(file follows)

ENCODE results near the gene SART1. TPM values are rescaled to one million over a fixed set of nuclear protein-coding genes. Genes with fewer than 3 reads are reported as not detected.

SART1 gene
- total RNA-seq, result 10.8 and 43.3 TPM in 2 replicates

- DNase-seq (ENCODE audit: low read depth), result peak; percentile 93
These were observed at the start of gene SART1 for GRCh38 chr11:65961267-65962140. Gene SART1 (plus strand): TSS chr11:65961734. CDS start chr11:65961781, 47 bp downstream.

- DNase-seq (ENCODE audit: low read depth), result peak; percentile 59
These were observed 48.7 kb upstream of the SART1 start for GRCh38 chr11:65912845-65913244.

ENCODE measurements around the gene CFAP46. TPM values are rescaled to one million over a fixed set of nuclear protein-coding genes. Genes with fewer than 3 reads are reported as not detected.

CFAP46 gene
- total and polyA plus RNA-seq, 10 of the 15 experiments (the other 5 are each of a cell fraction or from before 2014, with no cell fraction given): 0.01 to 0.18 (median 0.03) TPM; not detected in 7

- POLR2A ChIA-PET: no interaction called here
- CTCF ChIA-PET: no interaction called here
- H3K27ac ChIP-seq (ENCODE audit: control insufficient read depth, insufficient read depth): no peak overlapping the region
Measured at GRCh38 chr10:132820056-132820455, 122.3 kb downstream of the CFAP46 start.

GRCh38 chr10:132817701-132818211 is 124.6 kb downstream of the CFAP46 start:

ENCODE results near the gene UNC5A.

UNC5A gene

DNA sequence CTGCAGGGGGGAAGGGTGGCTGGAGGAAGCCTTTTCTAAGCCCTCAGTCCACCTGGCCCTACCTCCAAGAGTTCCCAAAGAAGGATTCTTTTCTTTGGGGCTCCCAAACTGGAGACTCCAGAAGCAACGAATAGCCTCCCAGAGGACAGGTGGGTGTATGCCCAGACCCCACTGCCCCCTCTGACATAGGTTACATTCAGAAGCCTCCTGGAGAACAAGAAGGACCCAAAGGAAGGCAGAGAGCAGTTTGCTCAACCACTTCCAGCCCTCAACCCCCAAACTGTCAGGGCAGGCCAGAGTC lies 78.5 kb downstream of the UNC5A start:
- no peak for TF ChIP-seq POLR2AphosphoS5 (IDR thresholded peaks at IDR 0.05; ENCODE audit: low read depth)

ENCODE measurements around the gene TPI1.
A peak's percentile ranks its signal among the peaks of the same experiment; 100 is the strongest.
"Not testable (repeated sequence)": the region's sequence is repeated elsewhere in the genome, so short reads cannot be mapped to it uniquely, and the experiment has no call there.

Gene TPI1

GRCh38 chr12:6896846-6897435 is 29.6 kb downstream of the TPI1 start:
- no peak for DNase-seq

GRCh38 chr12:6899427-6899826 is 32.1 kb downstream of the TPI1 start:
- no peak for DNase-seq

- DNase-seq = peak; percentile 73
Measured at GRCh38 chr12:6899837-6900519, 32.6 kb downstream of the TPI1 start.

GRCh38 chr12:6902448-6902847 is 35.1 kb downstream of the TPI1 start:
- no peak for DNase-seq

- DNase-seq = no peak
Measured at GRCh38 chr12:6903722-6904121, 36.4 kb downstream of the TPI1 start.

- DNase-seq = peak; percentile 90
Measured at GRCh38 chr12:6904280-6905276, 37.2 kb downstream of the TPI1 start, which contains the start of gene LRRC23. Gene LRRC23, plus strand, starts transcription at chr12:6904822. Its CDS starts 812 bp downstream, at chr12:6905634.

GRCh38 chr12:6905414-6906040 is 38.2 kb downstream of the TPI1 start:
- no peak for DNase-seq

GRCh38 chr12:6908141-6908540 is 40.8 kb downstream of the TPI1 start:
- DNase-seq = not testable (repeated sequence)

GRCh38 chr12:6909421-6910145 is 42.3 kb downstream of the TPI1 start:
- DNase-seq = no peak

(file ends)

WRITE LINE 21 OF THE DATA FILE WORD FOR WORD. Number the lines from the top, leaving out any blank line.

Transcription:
A peak's percentile ranks its signal among the peaks of the same experiment; 100 is the strongest.